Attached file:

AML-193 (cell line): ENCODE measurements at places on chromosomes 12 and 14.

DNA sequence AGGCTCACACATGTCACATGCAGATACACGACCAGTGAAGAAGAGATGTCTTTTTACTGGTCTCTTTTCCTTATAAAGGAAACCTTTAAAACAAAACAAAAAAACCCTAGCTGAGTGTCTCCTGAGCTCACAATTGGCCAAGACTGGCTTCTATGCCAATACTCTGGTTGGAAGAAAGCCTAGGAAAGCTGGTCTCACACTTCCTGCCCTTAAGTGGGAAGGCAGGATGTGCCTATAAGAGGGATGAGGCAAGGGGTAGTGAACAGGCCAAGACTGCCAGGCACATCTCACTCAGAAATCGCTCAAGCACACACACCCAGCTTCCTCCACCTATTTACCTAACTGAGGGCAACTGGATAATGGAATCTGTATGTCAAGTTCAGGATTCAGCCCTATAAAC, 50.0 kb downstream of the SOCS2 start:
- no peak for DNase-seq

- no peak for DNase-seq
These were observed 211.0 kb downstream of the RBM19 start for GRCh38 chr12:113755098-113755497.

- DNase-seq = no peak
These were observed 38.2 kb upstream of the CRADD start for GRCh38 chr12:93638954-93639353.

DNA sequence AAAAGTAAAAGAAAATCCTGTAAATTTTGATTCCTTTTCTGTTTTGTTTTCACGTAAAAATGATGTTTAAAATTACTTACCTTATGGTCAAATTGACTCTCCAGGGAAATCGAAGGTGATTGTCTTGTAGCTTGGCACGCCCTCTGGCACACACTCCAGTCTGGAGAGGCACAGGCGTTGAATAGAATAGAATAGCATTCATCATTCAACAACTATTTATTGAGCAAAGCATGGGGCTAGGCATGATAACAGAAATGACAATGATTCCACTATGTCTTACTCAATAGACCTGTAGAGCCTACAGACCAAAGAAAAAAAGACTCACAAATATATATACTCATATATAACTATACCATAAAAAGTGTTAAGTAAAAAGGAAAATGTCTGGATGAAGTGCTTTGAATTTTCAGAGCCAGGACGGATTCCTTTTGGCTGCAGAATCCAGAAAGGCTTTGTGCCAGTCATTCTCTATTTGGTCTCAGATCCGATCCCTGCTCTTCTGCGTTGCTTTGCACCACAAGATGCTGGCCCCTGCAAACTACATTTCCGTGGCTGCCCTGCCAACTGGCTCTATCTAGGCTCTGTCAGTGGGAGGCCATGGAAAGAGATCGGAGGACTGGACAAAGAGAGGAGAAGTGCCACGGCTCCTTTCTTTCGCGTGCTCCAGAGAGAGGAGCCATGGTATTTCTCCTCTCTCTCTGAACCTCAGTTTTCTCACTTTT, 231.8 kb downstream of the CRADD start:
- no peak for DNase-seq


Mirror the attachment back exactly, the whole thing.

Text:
AML-193 (cell line): ENCODE measurements at places on chromosomes 12 and 14.

DNA sequence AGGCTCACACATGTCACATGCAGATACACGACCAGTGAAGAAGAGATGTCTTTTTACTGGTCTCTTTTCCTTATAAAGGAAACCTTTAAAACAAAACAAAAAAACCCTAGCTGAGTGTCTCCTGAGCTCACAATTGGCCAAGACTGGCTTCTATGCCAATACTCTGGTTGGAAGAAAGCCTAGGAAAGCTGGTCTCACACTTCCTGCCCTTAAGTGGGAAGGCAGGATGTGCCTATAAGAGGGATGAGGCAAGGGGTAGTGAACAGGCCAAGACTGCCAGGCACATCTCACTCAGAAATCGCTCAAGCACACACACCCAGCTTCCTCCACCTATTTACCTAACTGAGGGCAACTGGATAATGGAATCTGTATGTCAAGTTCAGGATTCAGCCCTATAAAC, 50.0 kb downstream of the SOCS2 start:
- no peak for DNase-seq

- no peak for DNase-seq
These were observed 211.0 kb downstream of the RBM19 start for GRCh38 chr12:113755098-113755497.

- DNase-seq = no peak
These were observed 38.2 kb upstream of the CRADD start for GRCh38 chr12:93638954-93639353.

DNA sequence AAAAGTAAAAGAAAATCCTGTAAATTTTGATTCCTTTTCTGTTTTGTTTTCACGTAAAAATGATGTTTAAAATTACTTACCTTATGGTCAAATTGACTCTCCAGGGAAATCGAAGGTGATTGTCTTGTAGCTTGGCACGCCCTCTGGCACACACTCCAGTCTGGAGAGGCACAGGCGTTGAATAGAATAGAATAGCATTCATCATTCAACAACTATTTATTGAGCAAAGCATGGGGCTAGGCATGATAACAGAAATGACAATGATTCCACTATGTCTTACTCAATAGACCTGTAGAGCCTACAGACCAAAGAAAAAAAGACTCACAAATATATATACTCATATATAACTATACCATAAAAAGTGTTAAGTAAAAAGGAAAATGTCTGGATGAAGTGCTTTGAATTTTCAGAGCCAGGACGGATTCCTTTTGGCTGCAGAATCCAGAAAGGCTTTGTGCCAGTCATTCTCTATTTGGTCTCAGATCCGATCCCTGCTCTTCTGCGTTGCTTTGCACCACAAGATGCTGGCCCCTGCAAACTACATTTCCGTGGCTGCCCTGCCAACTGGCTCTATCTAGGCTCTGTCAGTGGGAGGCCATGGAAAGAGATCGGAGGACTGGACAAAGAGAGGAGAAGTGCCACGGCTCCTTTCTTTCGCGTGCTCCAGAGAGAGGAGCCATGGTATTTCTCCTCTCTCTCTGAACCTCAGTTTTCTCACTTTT, 231.8 kb downstream of the CRADD start:
- no peak for DNase-seq